By Cherie Sage
Fifteen-year old Christina Morris-Ward was only two blocks from school that Halloween morning in 2012. A typical teenager, Christina was dressed in dark clothes and wearing headphones. But as she glanced down at her phone as she crossed the street, an oncoming car struck and killed her.
When we think about pedestrian safety, we often think about our younger children. But you may be surprised to learn the most at-risk age group for pedestrian injuries has shifted since 1995 when 5-9 year olds sustained the most injuries, to today when teens are at greatest risk. Today, the death rate among older teens is now twice that of younger children. In the last five years, injuries among 16-19 year olds have jumped 25 percent over the previous five years. Today, 14-19 year olds account for half of all child pedestrian injuries. This is an alarming trend.
While walking safety has improved overall for children, there are still a staggering number of children hit by cars. More than 61 children are injured every day severely enough to seek medical attention. More than 500 children are killed every year in the U.S.
One cause of this disturbing trend is distraction. A study conducted by Safe Kids Worldwide and supported by FedEx showed one in five high school students and one in eight middle school students cross the street while distracted. Thirty-nine percent of the students who are crossing the street while distracted are typing on a cell phone and 39 percent are listening to headphones. The remaining students are talking on the phone (20 percent) or using another electronic device, such as a tablet or game (2 percent). The study also found from discussions almost half of the students (49 percent) say they use a cell phone while walking to school. Four out of 10 say they listen to music while walking. Interestingly, while teens are at the greatest risk for pedestrian crashes, only 22 percent of students say it is kids their own age who are most likely to be hit by a car while walking. This distraction and a misperception of risk can lead to deadly results.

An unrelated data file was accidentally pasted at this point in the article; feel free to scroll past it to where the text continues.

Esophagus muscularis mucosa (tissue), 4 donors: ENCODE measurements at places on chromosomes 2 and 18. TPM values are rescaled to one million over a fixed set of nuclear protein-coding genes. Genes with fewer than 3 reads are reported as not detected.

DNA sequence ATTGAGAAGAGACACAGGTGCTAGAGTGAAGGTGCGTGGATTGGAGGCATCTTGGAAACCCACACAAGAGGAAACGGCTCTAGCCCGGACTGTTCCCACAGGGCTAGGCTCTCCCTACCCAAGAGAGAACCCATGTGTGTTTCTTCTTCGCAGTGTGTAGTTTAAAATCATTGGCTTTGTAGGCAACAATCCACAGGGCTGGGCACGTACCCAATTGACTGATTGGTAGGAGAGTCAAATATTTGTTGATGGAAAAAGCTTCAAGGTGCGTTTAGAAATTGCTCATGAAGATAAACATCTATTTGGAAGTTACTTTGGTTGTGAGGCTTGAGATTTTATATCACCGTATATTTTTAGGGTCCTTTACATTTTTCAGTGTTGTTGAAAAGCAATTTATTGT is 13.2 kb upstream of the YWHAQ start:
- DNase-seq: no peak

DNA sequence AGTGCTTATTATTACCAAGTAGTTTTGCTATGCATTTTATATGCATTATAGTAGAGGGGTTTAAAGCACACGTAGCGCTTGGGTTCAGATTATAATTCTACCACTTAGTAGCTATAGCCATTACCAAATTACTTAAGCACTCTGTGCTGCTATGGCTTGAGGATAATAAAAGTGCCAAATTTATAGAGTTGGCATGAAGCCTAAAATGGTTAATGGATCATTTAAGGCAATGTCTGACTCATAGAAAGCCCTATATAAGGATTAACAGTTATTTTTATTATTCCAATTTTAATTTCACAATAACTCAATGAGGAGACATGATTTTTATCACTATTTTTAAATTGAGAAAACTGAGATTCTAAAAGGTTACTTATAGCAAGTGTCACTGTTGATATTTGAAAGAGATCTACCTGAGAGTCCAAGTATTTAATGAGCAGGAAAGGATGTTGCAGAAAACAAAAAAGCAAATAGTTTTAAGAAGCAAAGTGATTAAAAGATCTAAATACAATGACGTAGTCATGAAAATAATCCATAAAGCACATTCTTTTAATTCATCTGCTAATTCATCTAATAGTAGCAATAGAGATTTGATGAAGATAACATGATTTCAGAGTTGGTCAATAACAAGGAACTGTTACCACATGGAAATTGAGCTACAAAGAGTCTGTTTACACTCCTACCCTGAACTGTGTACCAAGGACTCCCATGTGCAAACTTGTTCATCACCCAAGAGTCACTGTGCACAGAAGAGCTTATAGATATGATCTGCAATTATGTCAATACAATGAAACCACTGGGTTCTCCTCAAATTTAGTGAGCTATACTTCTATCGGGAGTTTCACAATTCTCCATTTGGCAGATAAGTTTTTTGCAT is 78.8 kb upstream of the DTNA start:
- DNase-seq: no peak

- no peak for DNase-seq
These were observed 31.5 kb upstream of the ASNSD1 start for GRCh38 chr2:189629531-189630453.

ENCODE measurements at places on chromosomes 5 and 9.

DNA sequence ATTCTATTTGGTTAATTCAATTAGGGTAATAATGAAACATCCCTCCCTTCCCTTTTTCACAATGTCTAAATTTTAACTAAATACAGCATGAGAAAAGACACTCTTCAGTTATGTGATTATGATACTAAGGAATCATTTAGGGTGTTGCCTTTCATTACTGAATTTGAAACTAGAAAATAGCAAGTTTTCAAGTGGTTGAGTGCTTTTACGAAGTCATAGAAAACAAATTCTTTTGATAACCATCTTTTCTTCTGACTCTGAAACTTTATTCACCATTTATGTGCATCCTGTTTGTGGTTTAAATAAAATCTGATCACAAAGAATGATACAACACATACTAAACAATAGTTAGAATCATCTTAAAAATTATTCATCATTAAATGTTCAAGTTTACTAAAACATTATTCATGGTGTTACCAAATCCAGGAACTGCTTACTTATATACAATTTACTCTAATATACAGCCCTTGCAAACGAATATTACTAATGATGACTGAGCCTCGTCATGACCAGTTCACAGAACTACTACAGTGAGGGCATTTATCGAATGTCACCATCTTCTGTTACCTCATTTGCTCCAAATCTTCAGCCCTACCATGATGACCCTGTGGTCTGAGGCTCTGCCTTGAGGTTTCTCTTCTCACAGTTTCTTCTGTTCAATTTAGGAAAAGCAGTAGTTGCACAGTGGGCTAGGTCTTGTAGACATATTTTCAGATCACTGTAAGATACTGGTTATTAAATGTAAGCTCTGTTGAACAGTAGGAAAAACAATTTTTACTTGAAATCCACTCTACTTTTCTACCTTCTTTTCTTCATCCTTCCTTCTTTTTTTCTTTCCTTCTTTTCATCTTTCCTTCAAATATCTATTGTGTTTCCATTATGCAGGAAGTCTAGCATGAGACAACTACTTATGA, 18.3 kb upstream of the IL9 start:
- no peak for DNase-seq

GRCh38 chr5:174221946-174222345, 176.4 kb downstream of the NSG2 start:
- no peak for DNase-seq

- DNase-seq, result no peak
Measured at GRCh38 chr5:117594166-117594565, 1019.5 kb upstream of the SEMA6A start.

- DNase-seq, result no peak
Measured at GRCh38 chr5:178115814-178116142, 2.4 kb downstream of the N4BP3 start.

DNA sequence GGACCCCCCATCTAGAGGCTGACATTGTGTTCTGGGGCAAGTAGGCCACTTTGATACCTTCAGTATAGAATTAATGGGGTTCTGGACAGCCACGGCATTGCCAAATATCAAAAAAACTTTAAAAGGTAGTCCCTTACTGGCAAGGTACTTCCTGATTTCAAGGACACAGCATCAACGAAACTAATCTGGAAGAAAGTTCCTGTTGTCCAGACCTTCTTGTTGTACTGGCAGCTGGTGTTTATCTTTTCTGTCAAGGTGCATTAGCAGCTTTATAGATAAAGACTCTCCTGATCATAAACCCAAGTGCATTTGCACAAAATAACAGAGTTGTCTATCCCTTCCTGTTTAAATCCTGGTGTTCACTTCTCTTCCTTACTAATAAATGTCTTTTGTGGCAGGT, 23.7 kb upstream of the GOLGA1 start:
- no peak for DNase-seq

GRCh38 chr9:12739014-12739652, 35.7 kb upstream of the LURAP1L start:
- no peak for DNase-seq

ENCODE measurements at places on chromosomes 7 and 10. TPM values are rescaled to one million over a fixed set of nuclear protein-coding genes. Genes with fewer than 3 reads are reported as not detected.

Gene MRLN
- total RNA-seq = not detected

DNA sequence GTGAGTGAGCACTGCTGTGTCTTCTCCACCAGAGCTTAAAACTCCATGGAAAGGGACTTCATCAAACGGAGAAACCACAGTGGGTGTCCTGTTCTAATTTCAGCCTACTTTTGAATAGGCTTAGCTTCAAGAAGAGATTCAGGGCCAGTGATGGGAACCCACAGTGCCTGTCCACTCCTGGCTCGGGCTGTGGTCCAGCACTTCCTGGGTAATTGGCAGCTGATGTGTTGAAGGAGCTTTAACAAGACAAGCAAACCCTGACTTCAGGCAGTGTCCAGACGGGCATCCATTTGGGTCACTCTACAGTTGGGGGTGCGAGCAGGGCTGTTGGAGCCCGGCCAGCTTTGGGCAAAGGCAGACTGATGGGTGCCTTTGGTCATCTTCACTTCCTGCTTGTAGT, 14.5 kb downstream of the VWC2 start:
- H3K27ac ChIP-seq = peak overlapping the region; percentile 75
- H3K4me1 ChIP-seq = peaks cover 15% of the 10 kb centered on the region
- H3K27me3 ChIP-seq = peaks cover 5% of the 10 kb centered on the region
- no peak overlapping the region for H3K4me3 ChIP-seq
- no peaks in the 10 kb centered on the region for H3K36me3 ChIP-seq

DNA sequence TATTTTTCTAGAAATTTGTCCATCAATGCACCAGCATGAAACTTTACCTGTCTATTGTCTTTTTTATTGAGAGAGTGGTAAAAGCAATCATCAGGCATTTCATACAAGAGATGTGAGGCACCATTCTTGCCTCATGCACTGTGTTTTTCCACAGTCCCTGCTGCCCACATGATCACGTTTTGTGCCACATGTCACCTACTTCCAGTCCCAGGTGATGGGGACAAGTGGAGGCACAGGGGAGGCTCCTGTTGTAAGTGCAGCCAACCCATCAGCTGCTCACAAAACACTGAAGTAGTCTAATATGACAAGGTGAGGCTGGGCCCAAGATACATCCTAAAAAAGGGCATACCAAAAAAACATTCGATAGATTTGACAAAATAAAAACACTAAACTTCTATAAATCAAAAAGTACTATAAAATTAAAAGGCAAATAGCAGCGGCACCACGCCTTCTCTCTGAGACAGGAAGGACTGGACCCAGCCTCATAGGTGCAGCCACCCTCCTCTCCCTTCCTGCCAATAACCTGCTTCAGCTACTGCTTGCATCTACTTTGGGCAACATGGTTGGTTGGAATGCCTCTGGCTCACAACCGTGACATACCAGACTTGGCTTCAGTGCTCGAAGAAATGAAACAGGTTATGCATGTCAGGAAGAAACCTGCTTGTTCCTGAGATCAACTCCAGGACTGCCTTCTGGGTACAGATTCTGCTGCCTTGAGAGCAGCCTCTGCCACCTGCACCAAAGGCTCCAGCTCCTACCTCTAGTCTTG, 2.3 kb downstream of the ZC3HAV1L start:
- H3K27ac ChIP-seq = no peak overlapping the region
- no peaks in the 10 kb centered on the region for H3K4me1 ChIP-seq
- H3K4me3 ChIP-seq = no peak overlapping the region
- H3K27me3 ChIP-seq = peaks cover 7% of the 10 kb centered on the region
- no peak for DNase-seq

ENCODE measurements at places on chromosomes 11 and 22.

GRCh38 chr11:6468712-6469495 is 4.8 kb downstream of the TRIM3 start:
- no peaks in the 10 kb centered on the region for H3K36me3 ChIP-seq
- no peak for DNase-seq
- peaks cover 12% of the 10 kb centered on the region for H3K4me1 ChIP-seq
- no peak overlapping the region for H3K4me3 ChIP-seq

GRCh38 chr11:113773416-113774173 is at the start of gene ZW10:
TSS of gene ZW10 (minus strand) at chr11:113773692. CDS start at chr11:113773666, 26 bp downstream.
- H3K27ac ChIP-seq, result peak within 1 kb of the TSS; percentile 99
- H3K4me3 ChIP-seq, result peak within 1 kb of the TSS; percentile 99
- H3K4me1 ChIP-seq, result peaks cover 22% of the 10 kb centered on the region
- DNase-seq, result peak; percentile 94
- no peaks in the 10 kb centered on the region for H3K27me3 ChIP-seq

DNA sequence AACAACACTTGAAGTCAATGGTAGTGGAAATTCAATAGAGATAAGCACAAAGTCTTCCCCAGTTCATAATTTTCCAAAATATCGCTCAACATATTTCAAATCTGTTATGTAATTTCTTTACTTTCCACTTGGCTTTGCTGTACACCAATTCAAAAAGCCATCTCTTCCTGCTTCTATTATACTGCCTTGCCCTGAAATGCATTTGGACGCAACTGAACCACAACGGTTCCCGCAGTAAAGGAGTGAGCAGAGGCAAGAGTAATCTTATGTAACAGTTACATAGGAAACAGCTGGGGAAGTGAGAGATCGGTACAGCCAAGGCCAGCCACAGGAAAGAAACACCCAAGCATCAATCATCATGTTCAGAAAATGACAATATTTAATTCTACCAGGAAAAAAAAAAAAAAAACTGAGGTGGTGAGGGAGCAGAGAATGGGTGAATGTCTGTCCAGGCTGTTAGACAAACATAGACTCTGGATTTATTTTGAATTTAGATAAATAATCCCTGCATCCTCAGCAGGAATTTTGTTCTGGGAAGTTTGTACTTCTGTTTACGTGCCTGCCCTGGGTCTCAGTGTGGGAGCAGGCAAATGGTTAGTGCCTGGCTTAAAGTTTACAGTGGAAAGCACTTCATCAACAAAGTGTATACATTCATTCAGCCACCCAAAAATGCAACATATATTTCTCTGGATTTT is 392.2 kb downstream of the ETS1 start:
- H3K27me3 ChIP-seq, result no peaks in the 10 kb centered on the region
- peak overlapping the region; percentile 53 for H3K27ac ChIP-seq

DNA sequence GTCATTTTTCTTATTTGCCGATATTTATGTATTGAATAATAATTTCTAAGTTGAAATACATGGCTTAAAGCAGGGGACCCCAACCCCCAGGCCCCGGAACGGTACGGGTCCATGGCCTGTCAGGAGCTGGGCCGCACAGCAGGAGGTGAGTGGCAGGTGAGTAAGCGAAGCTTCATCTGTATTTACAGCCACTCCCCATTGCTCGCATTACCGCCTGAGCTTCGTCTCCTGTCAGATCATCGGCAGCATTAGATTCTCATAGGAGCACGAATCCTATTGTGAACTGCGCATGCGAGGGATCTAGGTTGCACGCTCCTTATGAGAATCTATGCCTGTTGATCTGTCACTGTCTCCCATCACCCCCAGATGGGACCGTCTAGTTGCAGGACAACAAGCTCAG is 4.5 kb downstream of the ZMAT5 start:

With approximately 75 percent of 12-17 year-olds owning cell phones, it’s important to talk to your children about putting phones away and paying attention when walking. Mobile devices are part of everyday life, but we should remember that putting them down when crossing the street can be the difference between life and death. In memory of Christina and all those who have been killed or injured while crossing the street, Safe Kids launched the Moment of Silence campaign. It’s easy to participate: simply commit to putting your device down and paying attention when crossing the street. For more information about the campaign, watch this video: http://www.safekids.org/video/video-moment-silence.
For a list of safe walking tips, http://www.safekids.org/walkingsafelytips
Cherie Sage is the State Director for Safe Kids Kansas